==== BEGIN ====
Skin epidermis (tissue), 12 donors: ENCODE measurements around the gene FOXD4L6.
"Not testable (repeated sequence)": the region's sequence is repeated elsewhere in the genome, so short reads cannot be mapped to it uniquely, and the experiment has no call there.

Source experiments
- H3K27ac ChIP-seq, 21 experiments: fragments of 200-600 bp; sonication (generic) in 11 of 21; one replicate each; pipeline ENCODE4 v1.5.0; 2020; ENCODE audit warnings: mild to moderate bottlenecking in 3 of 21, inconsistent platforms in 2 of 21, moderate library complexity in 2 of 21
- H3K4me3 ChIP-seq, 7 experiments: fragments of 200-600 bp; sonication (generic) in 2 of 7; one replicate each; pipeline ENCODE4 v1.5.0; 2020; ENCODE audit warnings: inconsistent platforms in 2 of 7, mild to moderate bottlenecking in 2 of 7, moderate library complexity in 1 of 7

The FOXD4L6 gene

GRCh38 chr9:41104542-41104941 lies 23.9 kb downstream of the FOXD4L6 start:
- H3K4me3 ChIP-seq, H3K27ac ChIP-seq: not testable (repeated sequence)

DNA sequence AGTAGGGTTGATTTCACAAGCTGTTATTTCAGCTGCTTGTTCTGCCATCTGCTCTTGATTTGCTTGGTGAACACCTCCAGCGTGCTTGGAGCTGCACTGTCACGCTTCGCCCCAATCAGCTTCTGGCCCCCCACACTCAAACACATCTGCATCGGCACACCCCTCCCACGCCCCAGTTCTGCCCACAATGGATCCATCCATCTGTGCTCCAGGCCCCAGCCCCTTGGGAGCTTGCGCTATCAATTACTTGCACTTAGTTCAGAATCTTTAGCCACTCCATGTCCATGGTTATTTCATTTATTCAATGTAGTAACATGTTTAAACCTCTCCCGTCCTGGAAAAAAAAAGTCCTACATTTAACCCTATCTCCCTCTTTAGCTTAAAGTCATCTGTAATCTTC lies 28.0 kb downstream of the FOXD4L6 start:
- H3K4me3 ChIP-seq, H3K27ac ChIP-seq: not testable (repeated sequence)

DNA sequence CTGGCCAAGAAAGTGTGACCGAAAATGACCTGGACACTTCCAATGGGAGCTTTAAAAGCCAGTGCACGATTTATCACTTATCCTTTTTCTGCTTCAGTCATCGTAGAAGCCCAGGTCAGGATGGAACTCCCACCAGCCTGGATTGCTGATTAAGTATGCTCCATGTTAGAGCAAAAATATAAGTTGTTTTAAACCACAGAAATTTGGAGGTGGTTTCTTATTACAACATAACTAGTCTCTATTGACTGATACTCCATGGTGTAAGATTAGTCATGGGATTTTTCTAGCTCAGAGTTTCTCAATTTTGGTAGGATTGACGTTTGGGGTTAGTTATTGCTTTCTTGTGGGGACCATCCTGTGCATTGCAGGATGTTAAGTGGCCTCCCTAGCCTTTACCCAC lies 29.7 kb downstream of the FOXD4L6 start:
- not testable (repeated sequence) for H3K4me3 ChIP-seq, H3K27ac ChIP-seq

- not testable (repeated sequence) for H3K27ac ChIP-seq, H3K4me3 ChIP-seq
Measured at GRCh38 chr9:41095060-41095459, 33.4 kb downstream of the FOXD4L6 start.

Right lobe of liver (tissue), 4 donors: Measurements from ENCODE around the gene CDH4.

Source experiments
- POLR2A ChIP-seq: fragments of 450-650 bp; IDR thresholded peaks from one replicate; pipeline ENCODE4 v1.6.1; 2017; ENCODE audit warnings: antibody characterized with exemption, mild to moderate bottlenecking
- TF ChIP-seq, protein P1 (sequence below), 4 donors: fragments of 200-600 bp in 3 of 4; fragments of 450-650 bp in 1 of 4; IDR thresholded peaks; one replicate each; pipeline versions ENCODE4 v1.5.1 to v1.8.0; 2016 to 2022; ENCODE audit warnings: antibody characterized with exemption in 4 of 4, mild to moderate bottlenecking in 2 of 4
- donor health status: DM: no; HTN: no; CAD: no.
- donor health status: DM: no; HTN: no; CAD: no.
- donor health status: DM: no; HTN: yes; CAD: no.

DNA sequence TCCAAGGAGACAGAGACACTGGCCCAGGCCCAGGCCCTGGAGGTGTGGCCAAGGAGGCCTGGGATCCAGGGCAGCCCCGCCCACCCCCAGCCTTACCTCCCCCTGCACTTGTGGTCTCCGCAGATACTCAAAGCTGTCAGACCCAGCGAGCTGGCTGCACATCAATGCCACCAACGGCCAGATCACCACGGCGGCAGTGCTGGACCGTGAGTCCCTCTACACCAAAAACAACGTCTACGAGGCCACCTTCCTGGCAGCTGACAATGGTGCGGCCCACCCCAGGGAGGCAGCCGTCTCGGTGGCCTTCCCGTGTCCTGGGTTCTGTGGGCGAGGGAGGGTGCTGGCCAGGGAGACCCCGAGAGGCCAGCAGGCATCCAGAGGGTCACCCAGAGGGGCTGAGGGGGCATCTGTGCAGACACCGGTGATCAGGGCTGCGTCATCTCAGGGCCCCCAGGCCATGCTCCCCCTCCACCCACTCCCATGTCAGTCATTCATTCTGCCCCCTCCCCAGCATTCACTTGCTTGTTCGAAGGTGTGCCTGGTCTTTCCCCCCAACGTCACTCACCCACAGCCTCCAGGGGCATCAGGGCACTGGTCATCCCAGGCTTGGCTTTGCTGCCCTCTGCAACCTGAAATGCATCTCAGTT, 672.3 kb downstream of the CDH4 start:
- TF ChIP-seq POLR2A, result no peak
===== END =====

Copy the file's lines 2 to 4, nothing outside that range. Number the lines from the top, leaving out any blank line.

"Not testable (repeated sequence)": the region's sequence is repeated elsewhere in the genome, so short reads cannot be mapped to it uniquely, and the experiment has no call there.

Source experiments
- H3K27ac ChIP-seq, 21 experiments: fragments of 200-600 bp; sonication (generic) in 11 of 21; one replicate each; pipeline ENCODE4 v1.5.0; 2020; ENCODE audit warnings: mild to moderate bottlenecking in 3 of 21, inconsistent platforms in 2 of 21, moderate library complexity in 2 of 21